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Hodder

The Thirteenth Night by Jan McNess & Something More Wonderful by Sonia Orchard

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April 2003, no. 250

On the night of 13 September 1993, flight lieutenants Jeremy McNess and Mark Cairns-Cowan were killed when their F-111 crashed at Guyra, in northern NSW. Written by Jeremy’s mother, The Thirteenth Night dwells on the complex fatality of that night, which permanently changed several life stories in an instant. For his mother, who had coped with his exceptionally difficult childhood, winning through in his early teens to a remarkably close relationship, Jeremy’s death was and remains a dark frontier. Beyond lay a strange and cold country. Totally disoriented at first by devastating grief, she found the courage and stamina to pursue the true story of the accident’s cause for five years in the face of institutional defensiveness and media ignorance. This book began as a story for the family, but it is an important book for other readers on several counts.

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Awareness of the tension between fantasy and realism in fiction has been heightened in recent years by the trend in young adult novels towards gritty urban realism. The tension itself is not new, however: in America half a century ago it was known as the ‘milk bottle versus Grimm’ controversy. Although there is a clear distinction between extreme examples of fantasy and realism, the intervening grey area encompasses a great deal of fiction which successfully mingles the two. Thus Sparring with Shadows, though on the face of it another example of contemporary realism, is peopled with characters who are clearly shaped to serve the author’s intentions; they’re believable but they’re not as ‘real’ as hyper-realists might prefer. Black Ice, on the other hand, is built on elements of the fantastic – spirits, poltergeists, séances, and the like – but it sets those elements against a recognisable late twentieth-century background in which a teenage girl is struggling to understand the disintegration of her parents’ marriage.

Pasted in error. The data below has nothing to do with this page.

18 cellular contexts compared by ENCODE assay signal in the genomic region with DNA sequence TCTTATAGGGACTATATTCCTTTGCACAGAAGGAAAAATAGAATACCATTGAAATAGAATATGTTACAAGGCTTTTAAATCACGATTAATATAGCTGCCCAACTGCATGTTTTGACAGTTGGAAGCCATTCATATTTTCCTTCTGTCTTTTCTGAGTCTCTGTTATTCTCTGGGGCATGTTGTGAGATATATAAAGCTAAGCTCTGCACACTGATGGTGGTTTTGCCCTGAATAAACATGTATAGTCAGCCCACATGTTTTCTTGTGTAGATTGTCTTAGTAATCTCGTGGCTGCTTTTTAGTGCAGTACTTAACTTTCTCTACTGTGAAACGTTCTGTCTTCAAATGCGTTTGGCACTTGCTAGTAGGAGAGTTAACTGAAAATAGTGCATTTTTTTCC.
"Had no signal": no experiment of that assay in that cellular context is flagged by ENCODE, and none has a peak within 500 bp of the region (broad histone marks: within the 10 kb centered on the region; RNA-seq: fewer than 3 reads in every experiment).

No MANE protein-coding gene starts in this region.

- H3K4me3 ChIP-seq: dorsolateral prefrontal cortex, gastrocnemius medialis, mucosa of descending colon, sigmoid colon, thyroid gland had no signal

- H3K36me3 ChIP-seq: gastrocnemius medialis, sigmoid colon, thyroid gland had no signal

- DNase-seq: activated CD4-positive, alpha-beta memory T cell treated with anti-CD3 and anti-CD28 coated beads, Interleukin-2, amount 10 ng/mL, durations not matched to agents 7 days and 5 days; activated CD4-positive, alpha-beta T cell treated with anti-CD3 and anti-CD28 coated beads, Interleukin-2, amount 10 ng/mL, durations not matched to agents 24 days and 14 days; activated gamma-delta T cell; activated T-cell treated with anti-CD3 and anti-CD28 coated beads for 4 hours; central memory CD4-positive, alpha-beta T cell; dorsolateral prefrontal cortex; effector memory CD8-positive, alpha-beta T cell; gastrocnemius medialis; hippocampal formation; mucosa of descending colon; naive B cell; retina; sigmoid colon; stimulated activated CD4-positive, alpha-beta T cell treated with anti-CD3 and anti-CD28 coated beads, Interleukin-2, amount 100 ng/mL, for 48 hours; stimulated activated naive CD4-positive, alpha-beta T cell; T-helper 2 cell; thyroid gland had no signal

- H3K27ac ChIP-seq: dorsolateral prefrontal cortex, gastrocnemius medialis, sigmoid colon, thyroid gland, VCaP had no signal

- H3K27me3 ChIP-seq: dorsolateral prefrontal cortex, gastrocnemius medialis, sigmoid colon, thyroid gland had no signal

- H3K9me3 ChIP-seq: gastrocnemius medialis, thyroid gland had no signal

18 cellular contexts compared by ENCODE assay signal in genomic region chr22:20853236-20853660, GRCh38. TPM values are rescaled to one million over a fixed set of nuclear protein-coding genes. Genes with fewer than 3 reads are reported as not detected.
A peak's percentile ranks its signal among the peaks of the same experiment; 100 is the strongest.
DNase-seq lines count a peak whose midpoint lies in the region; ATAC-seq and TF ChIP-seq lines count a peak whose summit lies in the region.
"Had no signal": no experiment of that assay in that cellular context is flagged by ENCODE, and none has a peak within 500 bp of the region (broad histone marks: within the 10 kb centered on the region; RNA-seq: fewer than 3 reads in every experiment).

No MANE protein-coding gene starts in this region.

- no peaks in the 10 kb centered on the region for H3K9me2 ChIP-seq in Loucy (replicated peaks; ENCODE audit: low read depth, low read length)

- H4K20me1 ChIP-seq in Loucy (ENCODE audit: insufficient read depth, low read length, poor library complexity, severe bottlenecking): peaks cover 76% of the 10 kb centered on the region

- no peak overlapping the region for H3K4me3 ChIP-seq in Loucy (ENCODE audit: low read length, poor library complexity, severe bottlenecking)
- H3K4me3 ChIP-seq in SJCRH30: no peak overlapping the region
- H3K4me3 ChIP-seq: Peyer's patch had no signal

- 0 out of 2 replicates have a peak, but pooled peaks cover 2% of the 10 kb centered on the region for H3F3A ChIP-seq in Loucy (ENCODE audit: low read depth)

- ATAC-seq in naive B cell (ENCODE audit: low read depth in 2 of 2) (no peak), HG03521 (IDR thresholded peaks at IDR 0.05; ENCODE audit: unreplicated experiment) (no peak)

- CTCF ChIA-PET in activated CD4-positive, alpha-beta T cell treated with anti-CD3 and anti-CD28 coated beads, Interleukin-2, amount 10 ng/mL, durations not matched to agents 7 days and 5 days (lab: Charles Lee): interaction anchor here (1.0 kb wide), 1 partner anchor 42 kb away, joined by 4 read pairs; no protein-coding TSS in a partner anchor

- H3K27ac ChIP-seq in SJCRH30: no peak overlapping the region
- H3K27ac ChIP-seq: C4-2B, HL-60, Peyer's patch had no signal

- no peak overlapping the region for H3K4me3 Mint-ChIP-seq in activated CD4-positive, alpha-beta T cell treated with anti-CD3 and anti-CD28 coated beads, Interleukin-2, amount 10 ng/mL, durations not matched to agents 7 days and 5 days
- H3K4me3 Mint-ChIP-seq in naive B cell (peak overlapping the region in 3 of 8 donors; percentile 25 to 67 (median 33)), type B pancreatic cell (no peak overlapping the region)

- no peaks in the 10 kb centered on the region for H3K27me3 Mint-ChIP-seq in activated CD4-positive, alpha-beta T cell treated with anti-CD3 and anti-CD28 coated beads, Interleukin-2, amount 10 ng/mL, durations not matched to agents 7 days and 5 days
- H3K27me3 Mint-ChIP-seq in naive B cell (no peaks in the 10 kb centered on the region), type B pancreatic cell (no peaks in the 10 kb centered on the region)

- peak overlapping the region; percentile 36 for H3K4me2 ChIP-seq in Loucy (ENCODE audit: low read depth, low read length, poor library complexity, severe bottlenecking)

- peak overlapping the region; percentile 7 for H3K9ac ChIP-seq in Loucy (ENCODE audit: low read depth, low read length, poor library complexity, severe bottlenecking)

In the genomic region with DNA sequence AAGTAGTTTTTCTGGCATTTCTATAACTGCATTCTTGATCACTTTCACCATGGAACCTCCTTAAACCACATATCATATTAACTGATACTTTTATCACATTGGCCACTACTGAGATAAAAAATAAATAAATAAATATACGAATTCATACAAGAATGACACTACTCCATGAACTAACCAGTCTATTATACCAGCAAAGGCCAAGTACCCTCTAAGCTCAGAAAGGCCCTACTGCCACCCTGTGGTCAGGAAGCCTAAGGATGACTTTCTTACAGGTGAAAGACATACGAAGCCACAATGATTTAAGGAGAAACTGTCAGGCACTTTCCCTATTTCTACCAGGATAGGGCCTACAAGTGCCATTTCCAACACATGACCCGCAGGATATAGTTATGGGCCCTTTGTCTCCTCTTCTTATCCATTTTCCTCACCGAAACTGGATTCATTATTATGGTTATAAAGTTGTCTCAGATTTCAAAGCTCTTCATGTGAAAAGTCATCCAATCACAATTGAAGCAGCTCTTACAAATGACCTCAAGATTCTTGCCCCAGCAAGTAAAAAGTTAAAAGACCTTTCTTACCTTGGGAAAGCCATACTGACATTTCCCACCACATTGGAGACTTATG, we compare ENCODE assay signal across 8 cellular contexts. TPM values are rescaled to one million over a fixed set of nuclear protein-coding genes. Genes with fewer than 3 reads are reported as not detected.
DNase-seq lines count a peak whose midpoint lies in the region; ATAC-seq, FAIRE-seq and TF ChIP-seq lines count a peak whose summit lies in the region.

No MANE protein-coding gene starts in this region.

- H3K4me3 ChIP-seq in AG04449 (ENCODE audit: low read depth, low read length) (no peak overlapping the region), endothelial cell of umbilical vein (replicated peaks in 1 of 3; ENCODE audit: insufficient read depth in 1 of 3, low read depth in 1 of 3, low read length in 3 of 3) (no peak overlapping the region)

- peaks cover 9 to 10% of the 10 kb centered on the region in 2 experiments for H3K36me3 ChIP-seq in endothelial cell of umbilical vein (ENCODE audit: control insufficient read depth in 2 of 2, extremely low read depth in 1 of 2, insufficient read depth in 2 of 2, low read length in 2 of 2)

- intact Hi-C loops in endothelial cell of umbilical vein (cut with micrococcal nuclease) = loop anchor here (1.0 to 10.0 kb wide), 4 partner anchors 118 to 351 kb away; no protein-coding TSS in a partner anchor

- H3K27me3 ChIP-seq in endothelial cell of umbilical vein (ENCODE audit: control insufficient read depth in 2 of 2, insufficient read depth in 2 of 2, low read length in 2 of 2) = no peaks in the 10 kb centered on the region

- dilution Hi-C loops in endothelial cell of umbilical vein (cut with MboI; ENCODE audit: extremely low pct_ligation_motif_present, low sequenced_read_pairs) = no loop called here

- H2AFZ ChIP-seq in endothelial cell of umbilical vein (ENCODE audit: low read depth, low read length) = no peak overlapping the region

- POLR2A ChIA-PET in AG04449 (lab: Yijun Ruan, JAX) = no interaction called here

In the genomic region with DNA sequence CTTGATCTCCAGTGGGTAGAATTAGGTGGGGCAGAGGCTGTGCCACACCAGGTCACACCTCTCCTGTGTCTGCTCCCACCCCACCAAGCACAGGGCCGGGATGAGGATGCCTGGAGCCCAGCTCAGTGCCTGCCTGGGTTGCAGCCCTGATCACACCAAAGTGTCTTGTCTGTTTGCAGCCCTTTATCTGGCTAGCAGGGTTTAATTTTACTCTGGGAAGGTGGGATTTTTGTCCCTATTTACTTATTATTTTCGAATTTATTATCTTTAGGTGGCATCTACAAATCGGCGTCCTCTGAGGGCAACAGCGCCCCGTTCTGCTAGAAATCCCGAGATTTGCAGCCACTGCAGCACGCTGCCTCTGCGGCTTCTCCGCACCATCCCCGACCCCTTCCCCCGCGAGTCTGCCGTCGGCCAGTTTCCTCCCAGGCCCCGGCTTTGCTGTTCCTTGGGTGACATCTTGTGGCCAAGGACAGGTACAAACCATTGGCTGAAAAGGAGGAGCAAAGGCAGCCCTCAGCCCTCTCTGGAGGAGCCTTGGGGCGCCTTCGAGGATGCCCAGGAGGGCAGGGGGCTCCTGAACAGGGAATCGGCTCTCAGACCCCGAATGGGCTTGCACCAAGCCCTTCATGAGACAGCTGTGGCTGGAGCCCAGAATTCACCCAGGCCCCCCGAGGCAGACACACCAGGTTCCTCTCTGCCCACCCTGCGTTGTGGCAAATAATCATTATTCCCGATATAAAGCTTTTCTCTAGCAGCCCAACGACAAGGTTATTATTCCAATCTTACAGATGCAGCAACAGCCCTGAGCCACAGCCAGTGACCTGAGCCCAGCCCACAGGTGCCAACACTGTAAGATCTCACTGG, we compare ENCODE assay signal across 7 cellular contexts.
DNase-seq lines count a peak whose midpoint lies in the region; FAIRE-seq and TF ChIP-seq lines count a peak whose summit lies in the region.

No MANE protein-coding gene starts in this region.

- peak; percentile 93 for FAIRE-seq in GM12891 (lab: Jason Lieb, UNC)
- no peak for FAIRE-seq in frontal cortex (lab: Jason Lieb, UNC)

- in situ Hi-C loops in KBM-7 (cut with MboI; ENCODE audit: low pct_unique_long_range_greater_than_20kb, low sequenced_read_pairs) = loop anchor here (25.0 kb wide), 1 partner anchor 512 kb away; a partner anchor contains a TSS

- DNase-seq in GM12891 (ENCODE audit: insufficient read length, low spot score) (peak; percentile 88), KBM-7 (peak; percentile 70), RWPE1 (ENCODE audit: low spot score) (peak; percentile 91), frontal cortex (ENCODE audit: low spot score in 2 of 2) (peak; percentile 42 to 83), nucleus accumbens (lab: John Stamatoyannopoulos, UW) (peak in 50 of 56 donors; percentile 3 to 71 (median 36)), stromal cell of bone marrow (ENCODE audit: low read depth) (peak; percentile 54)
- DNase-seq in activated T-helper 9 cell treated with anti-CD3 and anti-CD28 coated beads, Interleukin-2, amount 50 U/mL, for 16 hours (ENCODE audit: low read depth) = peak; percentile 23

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Mark Bowling was the ABC’s man in Indonesia from 1998 until 2002, and this book is an excellent account of the period of his posting. It covers a turbulent time in Indonesian life from May 1998, the end of the thirty-year Suharto regime, until May 2002, when the newly fledged nation of East Timor spread its wings. An epilogue adds his involvement in reporting on the most significant event in Indonesian affairs for Australians, the Bali bombing on 13 October 2002.